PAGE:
we could actually see her screaming. A rescue lifeboat is launched. And


an off`duty ambulance crew ` on the ship as passengers ` offer


assistance. To our surprise, we saw a body lying in the boat. Pretty


motionless to be fair, we actually thought it was a dead body. Made


ourselves known to customer services, explained we were


ambulance crew and would they like any help. They did snatch our hand


off and we just flicked into work mode. When we first got her off the


lifeboat, she actually opened her eyes and looked at me. I don't


remember the point that I was rescued. I don't even remember being


pulled out of the water. I just remember not being in the water and


people around me and voices and noises and light. Despite the fall


and the time she'd spend in the water, Jeni had no injuries. The RAF


rescue crew had feared they'd come to retrieve a body. Instead it was a


routine pick up. Jeni was discharged from hospital in Scarborough just a


few hours later. I realise that it was all over the news and that I had


to tell my mum. If she hears about a 23`year`old from Herts has fallen


off the ferry from Newcastle to Amsterdam she might at least worry


that it's me. And it was me. You ok? Yeah. Two and a half years later,


she's ready to do something she never thought she'd be able to. When


I felt, I was facing the barrier, whereas right now I am side on. I


don't know if I can... It is a very strange feeling. But you have just


done that. Yes. Well, we made it to Amsterdam. What's left for you?


Well, finish my journey, see what's to be seen. It would mean a lot to


me, to meet the people who helped me that night. Captain Kristensen is


waiting back in England. I'm sorry I caused so much drama! That's OK! One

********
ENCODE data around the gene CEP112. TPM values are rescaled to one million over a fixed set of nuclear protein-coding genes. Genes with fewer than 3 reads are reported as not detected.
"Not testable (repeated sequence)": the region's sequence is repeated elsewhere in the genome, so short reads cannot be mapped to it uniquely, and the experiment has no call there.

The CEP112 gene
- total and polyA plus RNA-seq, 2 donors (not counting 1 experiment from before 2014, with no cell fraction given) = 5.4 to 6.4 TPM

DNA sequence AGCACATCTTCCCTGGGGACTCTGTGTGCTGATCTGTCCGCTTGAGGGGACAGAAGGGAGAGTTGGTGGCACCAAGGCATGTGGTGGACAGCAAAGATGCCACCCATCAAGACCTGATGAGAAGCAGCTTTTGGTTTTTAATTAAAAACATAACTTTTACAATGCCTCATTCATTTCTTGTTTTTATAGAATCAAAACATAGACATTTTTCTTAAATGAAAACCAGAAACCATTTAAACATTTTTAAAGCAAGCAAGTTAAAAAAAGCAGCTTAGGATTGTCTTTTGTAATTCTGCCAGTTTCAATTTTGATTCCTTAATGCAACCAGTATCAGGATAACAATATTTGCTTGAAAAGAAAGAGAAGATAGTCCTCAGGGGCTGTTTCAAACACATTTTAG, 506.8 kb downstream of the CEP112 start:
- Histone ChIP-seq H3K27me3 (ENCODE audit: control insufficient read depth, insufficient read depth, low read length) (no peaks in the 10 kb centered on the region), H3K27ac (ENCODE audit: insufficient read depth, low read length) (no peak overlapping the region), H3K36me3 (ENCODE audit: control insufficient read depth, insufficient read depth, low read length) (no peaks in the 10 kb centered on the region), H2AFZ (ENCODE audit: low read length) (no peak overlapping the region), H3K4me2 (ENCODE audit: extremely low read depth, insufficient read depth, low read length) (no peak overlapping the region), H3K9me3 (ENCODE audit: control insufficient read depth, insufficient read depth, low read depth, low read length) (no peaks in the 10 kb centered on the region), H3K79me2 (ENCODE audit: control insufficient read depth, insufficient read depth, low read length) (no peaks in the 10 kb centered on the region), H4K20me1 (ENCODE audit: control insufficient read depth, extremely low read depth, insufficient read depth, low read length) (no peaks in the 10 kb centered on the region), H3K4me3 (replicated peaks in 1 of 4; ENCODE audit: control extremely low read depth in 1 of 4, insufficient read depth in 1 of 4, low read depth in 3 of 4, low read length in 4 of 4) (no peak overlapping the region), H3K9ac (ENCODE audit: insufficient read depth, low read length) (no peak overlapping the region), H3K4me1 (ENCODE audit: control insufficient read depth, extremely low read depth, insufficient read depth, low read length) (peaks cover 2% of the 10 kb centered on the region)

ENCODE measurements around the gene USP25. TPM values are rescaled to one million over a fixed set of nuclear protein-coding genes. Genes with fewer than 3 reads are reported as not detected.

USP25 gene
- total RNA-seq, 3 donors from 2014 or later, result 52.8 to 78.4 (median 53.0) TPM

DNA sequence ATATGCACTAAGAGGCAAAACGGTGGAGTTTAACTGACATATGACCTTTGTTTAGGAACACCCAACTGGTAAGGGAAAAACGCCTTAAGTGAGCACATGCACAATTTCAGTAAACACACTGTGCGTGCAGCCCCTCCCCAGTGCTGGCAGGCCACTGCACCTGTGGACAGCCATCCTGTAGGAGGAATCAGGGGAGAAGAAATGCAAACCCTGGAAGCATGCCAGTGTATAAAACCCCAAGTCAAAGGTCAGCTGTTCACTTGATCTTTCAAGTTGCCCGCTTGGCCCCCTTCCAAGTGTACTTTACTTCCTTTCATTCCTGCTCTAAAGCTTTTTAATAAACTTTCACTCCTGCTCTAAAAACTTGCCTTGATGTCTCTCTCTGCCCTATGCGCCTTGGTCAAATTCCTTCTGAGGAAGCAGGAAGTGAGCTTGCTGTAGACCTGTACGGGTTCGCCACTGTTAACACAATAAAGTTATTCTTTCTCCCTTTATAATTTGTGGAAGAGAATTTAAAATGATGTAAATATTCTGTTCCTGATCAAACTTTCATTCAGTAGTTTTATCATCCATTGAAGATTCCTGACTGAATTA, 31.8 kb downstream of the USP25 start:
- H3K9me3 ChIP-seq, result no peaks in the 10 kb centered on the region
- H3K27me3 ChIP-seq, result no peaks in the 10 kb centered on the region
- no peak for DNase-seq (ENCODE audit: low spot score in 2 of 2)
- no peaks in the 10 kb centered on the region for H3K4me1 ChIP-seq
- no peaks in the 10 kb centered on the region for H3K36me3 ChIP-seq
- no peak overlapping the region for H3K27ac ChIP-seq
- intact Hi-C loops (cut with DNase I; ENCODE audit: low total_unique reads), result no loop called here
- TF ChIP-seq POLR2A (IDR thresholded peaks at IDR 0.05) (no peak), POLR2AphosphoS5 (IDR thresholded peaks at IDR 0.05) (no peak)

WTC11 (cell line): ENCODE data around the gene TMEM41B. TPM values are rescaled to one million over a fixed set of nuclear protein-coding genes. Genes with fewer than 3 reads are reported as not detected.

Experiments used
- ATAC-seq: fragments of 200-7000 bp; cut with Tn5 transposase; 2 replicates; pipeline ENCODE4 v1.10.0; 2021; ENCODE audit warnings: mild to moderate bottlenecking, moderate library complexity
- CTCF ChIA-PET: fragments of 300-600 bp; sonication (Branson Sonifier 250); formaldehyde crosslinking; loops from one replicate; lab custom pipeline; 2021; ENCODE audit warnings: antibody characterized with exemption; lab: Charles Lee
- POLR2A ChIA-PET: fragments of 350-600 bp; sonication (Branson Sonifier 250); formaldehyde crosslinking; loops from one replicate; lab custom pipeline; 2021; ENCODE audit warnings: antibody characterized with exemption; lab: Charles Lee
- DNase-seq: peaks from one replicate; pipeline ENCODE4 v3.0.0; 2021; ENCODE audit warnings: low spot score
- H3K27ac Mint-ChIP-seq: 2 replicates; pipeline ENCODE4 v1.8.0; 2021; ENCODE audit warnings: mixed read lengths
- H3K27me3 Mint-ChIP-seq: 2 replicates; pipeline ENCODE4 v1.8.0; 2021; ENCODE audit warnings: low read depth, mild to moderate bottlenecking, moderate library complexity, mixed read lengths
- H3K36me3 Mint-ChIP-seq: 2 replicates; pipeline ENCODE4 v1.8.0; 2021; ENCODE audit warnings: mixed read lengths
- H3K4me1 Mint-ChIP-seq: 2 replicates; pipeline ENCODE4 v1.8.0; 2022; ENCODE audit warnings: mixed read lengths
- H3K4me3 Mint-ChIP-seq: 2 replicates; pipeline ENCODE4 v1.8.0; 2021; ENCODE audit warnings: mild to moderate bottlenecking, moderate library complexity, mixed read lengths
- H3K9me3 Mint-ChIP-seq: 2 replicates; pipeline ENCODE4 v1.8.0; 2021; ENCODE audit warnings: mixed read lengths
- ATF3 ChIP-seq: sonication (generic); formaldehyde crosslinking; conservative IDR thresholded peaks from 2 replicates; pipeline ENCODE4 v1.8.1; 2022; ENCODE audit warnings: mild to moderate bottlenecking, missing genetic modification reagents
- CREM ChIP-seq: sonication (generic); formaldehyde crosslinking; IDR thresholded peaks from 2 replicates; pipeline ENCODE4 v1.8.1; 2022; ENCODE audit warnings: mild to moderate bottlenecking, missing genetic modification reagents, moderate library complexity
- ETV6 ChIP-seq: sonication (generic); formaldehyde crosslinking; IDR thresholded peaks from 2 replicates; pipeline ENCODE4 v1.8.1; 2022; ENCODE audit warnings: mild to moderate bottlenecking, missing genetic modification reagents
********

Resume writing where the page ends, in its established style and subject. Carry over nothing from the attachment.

of your friends had been calling on a phone so we knew the exact time


you fell overboard. Normally, I would not expect it to end like


that. Thank you, for everything. It is such a cliche to say it, but life


really is so short. You do not have time to be unhappy and miserable


about anything. The North Yorkshire Moors Railway is one of the busiest


had heritage lines in the world, with steam trains taking passengers


from Pickering to Whitby. But now, it is struggling for money. Keeley


Donovan has been finding out about a new plan to keep it on track. It's


5:00am and a steam engine is being fired up. For 150 years, steam


trains have run across the North York Moors, and the people who work


on them have always had to get their hands dirty. By 8:00am, the engine's


almost ready. Soon it'll be full steam ahead! It has taken four hours


to get ready. Now the first train from Pickering to Whitby already to


go. 9:00am at Pickering station. Passengers like me are looking


forward to a day out in Whitby on a trip through some of Yorkshire's


loveliest countryside. And it's not just a railway ` we're taking a


journey back in time. It is going to take 90 minutes to get to Whitby.


Let's get on board. The North Yorkshire Moors railway employs 150


staff, helped by 850 volunteers. And they've all got a passion for the


railways. These engines talk to you, if you listen to them. They tell you


when they are going to sleep. You drive these with your ears. 40 years


ago, the North Yorkshire Moors Railway was launched, after British


Rail's passenger service was axed. But the recession has brought the


biggest threat to the line's future since the days of the Beeching cuts.


This is a tourist attraction but it is a business as well, and it needs


to make money times have been tough for the last couple of years as for


many businesses. Tourism is some of those things that we do not have to


spend money on. If you are struck for cash you will spend it on


essentials, so we are affected like everybody else. How bad has it


been? We were carrying 350,000 passengers a year in 2010, and it


has dipped down to 320,000, but it is the busiest heritage railway in


the world, but the drop of 10% has had an effect. For years, there's


been a possible answer to the railway's problems. Run more steam


trains to the seaside. But it's not straightforward. The last seven


miles of the route, from Grosmont to Whitby, are operated by another